David E. (David Edward) Budil
Robert N. Hanson, Alexandros Makriyannis, Penny J. Beuning
Date of Award
Doctor of Philosophy
Department or Academic Unit
College of Arts and Sciences. Department of Chemistry and Chemical Biology.
Chemistry, Breast cancer, Estrogen Receptor, Nuclear Receptor, Spin labeling
Ligand binding (Biochemistry), Receptor-ligand complexes, Estrogen - Receptors, Electron paramagnetic resonance spectroscopy
Ligand-receptor interactions are powerful determinants of biochemical pathways. In this work, the role of ligand binding and coregulator interaction is examined in particular as it related to changes in receptor dynamics and conformation. The emerging technique of site directed spin labeling and electron paramagnetic resonance (EPR) is applied to investigate ligand-induced effects on estrogen receptor (ER), a pharmaceutically relevant member of the nuclear receptor superfamily of transcription factors. Chapter 1 introduces the relevant background information on the biology, structure and physiology of NRs, with emphasis on the alpha isoform of the receptor (ER-α,). An overview of the current state of the field is presented. This chapter also introduces application of EPR in the context of biological investigation of proteins dynamics and structure The specific techniques and methods used in this study are explored in detail in chapter 2. Here the rationale of combining estradiol ligand substituted at the 11β, position with spin labeling of helix 12 of ER-α, is discussed. This chapter provides experimental details regarding ER mutant production and characterization. Relevant details about EPR theory and lineshape analysis are explored. In this chapter, double electron-electron resonance (DEER) is discussed by introducing both a theoretical and experimental topics. In chapter 3, the dynamic response of the human ER-α, ligand binding domain (ERα,-LBD, residues 302-552) to the binding of different ligands and coactivator peptides is investigated by site-directed spin labeling EPR (SDSL-EPR). Specific labeling at residue 543 of the C-terminal helix 12 (H12) domain has provided the first direct experimental demonstration that this domain undergoes dynamic changes in response to ligand binding that correlate with the ligand's biological activity. Ligand-dependent changes are also observable for a label positioned at residue 530 in the H12 hinge region, however much more dramatic changes are observed at this position in the presence of both ligand and coregulator peptides. We investigated the ligand/coregulator induced changes in structure by measuring interspin distances in 530 labeled ERα,-LBD dimers using DEER. These results extend the current model of ERα,-LBD action and provide dynamic information on the H12 region as well as quantitative structural information on the dimer conformation of ERα,-LBD in solution. The results suggest a large-scale remodeling of the ER dimer complex that is sensitive to details of the ligand structure as well as the nature of the coactivator sequence. In chapter 4 two nitroxide labeled estradiols, HO-2105 and HO-2447 are characterized as new molecular probes of ligand/receptor interaction with the ERα,-LBD. EPR spectroscopy was used to investigate the binding properties and local dynamics of the spin-labeled ligand. Fluorescence spectroscopy demonstrated quenching of both the fluorescence of estradiol and of the intrinsic tryptophan fluorescence of ERα,-LBD by the nitroxide moiety of the labeled ligand. We describe two methods to assay binding of the probes to ERα,-LBD: (i) an EPR derived binding assay and (ii) an intrinsic tryptophan fluorescence quenching binding assay. Saturation binding studies of the estrogen probes using the two assays showed good agreement between the independent techniques. DEER spectroscopy was used to measure interspin distances between the bound probes in the ERα,-LBD homodimer complex. The structural results are consistent with X-ray crystallography of the ERα,-LBD dimer and provide new information about the distribution of conformations in the homodimer. The spin labeled estradiols described here serve as versatile probes of ligand binding, local dynamics and structure with potential applications as ER selective imaging agents and as oxidative stress probes. Chapter 5 includes results obtained on other projects not related to ER, but all sharing the broader theme of application of EPR to study biophysical systems. EPR is a versatile technique that enables study of a variety of biophysical phenomena. Here we describe applications of EPR as a method to evaluate singlet oxygen (1O2), production, characterize conformational effects of hydrophobic mismatch on transmembrane helices, develop methods for characterizing protein self-assembly and characterize unstructured protein domains. Furthermore, as these projects result from collaborations with research groups from different disciplines such as organic chemistry, medicinal chemistry, biochemistry and mechanical engineering they each add a particular set of challenges. Chapter 6 evaluates future directions for continuing the investigation into the molecular basis of ER action. Here we develop a theoretical model for the effect of ligand/coregulator interaction on ER that is based on the combined results previously presented. We also consider foreseeable challenges and provide recommendations relative to experimental design on new spin labeled ER investigations.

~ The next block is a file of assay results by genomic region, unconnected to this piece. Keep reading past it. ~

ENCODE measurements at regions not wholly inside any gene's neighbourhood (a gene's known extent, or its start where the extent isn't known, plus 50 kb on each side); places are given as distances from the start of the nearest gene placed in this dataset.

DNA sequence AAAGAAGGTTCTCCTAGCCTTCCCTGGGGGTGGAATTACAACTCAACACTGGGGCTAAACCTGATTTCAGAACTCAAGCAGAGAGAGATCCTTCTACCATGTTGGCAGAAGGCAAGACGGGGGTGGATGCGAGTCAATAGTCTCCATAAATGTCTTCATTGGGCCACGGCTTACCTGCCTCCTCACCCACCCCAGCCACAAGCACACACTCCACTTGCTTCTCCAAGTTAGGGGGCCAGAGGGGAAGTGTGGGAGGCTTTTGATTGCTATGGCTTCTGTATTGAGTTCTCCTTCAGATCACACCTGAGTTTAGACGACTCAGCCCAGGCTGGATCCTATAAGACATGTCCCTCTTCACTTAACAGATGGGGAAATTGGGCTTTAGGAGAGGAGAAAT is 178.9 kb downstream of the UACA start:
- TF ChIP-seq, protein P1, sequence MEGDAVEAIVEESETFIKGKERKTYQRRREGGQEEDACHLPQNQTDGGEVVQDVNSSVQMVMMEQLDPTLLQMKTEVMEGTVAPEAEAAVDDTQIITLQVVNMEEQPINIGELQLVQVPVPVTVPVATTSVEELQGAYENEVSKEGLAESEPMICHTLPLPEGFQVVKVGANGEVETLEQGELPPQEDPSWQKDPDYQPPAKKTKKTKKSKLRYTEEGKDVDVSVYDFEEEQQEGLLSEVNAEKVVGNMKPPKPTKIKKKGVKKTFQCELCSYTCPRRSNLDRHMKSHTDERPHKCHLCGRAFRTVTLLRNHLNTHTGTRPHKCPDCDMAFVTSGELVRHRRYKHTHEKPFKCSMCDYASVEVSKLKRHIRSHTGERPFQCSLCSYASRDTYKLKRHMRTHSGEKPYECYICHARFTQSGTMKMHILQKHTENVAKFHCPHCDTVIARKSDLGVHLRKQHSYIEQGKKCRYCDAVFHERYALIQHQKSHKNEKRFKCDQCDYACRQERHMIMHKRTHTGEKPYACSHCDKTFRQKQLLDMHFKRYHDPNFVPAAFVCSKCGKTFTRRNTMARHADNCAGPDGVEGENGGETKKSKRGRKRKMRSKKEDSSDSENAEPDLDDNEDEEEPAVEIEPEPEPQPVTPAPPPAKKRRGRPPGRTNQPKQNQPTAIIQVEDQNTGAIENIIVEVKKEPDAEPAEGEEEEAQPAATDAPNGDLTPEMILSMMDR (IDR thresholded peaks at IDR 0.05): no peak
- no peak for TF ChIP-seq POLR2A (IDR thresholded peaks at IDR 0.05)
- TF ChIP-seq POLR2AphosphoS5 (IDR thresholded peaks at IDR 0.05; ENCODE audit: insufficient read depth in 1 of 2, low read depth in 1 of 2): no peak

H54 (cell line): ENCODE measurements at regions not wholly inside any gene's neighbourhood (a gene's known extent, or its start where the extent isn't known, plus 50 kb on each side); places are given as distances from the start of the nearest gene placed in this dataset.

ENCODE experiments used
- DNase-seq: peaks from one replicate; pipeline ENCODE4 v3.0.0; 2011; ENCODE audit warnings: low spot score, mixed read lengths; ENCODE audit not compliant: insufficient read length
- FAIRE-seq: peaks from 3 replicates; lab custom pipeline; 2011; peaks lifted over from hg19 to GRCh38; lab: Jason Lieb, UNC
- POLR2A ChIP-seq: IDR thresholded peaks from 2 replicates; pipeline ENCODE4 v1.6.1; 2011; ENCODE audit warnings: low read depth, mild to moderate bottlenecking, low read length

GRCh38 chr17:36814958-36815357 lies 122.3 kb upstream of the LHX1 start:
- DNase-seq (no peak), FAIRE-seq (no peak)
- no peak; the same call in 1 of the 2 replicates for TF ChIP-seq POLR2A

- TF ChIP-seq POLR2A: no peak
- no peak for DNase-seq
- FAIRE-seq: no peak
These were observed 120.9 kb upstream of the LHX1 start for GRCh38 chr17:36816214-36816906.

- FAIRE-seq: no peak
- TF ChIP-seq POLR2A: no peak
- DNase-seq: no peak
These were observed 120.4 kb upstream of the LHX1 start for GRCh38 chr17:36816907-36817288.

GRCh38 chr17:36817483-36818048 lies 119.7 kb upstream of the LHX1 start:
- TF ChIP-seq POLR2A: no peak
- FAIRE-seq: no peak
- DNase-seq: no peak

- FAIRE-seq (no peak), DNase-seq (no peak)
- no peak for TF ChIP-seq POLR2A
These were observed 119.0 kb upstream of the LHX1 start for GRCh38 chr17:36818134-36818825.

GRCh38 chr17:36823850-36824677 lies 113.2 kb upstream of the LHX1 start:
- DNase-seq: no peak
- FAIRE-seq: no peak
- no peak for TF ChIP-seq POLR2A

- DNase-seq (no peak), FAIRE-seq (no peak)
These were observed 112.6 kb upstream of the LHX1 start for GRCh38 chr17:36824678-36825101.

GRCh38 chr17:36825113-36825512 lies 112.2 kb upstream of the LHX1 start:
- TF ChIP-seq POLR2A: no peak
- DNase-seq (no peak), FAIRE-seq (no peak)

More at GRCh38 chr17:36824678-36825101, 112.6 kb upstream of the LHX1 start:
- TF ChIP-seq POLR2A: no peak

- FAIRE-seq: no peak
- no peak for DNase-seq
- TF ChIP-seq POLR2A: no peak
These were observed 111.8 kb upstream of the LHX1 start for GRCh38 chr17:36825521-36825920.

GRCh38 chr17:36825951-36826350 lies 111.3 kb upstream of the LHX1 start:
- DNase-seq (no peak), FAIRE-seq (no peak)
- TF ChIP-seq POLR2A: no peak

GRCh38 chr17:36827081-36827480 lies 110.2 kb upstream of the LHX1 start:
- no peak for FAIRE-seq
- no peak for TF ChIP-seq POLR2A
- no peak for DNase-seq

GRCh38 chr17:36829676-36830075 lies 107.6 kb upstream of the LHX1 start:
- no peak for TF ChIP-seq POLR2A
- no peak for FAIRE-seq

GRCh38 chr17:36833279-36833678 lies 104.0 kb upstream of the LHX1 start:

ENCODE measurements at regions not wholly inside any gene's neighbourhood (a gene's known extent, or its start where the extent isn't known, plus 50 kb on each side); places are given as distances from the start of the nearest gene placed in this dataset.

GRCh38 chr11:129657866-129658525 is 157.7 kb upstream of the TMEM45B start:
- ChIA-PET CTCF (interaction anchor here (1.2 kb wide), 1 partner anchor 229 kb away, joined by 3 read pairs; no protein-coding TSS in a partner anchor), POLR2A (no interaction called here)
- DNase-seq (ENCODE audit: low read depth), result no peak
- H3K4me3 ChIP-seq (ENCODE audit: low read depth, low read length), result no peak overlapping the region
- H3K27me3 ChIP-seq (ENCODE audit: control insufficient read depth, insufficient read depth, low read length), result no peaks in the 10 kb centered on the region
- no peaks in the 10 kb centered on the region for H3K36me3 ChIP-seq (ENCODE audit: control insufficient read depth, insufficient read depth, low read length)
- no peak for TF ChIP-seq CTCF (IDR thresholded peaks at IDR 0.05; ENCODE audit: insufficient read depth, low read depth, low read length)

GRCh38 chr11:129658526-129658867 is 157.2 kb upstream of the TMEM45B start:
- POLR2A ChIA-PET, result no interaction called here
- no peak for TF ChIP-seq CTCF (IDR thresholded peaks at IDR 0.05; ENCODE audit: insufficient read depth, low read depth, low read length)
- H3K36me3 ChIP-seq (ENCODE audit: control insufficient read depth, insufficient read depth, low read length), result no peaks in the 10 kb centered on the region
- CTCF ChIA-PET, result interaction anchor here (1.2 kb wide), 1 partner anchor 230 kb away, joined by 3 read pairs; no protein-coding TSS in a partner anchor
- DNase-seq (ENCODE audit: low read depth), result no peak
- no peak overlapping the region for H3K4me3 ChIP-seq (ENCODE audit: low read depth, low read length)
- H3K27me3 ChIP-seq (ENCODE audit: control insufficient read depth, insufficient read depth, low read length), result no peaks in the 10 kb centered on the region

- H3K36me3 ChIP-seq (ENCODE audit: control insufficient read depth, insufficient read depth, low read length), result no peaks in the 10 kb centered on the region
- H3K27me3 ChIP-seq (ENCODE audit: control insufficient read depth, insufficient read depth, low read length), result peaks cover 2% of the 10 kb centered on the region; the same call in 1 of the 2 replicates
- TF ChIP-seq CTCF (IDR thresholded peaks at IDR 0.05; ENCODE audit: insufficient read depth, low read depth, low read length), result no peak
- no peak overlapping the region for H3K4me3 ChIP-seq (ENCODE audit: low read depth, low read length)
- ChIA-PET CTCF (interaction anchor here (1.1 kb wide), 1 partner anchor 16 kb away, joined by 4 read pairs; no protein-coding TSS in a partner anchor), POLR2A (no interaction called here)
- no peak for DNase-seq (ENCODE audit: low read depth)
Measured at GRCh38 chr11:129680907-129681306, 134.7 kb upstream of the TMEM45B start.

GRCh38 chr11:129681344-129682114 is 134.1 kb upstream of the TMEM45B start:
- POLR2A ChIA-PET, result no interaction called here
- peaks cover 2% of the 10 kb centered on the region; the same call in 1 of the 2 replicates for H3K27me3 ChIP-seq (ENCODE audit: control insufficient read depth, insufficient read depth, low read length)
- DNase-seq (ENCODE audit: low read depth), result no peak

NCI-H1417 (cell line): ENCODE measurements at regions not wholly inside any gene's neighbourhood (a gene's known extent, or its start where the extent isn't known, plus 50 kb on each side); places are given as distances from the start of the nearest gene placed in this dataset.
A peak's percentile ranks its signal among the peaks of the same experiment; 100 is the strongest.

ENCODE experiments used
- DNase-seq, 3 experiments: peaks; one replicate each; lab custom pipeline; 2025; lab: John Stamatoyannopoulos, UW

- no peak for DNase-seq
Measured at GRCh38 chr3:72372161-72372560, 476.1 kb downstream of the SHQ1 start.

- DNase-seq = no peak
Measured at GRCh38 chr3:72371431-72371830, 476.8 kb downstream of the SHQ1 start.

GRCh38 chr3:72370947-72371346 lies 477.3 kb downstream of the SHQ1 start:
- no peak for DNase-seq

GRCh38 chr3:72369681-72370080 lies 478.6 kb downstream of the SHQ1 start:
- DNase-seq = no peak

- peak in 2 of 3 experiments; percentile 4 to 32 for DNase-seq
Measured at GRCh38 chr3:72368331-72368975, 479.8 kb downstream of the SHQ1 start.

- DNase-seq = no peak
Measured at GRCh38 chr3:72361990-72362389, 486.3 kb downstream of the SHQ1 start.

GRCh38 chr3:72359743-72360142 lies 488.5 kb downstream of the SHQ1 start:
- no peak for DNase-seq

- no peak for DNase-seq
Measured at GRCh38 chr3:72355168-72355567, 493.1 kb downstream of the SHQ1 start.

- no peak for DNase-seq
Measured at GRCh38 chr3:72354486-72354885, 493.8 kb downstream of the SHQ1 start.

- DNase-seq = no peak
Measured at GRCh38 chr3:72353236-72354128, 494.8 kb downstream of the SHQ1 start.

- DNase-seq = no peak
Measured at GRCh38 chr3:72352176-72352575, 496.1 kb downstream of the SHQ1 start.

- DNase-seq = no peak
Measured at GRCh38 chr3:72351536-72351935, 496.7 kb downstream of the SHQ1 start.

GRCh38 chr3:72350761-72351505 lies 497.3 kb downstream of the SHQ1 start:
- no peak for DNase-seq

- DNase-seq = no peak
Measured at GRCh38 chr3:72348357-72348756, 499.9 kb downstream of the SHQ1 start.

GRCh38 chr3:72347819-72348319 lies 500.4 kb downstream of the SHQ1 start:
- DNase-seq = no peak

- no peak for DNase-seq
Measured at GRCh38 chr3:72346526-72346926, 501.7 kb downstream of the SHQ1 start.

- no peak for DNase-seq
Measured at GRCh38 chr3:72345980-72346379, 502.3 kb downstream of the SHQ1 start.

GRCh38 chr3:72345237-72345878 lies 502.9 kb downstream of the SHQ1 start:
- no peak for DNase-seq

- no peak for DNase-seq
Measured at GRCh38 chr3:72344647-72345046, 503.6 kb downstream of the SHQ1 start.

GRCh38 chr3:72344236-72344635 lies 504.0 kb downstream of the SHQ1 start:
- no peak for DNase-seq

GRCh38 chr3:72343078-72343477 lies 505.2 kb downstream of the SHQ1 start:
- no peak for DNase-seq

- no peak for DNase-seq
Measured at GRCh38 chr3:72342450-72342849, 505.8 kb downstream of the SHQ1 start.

Stefano V. Gulla`
Gulla`, Stefano V., "EPR study of ligand-receptor interactions: measuring ligand induced changes in dynamics and structure of the estrogen receptor ligand binding domain" (2008). Chemistry Dissertations. Paper 6. http://hdl.handle.net/2047/d10016946
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